Author ORCID Identifier

0000-0003-0737-5836

Date of Award

Fall 1-7-2022

Degree Type

Dissertation

Degree Name

Doctor of Philosophy (PhD)

Department

Educational Policy Studies

First Advisor

Janice B. Fournillier

Second Advisor

Deron Boyles

Third Advisor

Joyce E. King

Fourth Advisor

Teresa R. Fisher-Ari

Abstract

This qualitative case study considered discourse used to frame and advance neoliberal policies affecting education. The unit of analysis was the renegotiations for The Atlanta Beltline Tax Allocation District (TAD) during the years 2013-2016. In this arrangement, Atlanta Public Schools agreed to forgo their portion of increases in property taxes for 25 years to fund the BeltLine redevelopment in exchange for annual payments. The Beltline is a 22-mile loop around Atlanta to increase transportation, green-space, and neighborhood revitalization. A quasi-private corporation (Atlanta BeltLine, Inc.) manages this publicly funded project. When Atlanta BeltLine, Inc. failed to make the annual payments to Atlanta Public Schools in 2013, negotiations played out publicly, resulting in a new deal between the City of Atlanta, Invest Atlanta, and Atlanta Public Schools in 2016.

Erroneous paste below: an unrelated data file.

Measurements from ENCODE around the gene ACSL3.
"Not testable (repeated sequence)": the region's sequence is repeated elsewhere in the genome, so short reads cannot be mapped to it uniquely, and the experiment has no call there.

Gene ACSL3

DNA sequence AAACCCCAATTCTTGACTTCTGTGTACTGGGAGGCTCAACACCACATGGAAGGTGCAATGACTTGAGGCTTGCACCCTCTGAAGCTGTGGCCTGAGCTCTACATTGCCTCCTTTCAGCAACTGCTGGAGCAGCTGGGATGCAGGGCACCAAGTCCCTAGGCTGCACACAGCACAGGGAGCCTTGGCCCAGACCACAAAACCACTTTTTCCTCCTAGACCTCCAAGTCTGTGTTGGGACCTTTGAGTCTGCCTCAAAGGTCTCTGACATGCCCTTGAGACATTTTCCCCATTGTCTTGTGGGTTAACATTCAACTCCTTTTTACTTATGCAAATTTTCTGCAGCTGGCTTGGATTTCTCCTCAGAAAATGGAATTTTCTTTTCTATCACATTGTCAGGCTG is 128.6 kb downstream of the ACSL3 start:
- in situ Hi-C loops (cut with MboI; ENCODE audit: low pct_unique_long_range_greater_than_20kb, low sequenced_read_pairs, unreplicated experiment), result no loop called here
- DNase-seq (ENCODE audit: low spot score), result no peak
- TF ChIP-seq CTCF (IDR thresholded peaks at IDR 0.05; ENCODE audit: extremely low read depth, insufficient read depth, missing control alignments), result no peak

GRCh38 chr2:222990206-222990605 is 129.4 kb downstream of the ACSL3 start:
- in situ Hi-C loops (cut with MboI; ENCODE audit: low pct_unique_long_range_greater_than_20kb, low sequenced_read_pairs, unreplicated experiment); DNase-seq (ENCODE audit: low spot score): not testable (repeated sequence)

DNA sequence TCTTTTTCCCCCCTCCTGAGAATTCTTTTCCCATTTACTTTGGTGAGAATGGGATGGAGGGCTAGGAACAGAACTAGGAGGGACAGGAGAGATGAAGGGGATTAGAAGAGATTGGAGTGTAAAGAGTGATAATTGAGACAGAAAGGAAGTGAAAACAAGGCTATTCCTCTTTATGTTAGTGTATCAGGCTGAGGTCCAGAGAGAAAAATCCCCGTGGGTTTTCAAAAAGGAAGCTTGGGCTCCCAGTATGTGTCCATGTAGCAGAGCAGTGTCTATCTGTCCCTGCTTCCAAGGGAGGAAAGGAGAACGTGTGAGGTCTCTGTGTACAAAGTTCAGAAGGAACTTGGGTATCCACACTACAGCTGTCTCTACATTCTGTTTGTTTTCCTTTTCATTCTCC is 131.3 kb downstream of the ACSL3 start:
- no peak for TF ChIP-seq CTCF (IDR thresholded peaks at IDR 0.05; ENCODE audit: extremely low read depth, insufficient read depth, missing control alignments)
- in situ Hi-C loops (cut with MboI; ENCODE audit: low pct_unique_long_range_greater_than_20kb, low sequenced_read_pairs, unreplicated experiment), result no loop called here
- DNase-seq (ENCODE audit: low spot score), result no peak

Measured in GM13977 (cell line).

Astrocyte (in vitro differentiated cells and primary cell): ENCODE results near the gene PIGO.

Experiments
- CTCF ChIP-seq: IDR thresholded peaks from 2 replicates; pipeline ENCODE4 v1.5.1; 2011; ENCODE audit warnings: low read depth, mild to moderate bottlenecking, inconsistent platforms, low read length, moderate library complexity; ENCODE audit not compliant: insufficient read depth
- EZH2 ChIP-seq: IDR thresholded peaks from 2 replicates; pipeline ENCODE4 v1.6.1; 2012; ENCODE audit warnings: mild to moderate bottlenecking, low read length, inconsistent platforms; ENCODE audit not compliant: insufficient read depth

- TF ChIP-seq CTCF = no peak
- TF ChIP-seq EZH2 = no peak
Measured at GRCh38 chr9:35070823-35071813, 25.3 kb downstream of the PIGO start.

Guided by critical discourse studies and critical policy analysis, I examined media articles and interviews with five policymakers to identify discursive frames used during the Beltline renegotiation. To situate discourse with actual policy outcomes, I used the State of Georgia’s Education Database to identify school demographic changes between 2012 and 2020. I considered what discourse revealed about (1) social practices around policy negotiation, (2) convergences, divergences, and tensions with accounts of policymakers involved, and (3) the extent that discursive representations aligned with policy outcomes. Findings included discursive frames representing feuding policymakers, highlighting the economic potential of the BeltLine as paramount, using education as a negotiation tactic, championing the power of partnership, and minimizing democratic participation in favor of behind-the-scenes negotiations. Policymaker discourse amplified the issues of unmet promises, displacement, and affordability within BeltLine neighborhoods, which was supported by evidence of increased gentrification in 3 schools along the BeltLine. However, discourse ultimately represented unwavering support for TADs. In all, findings indicated that increases in property tax revenue diverted from a generation of Atlanta Public Schools students will likely result in pricing low-income, primarily Black families out of several BeltLine neighborhoods. In considering whose odds the BeltLine TAD favored, I offer implications for policymakers, community members, and educational leaders, along with a proposed research agenda for critically examining TADs through an educational lens.

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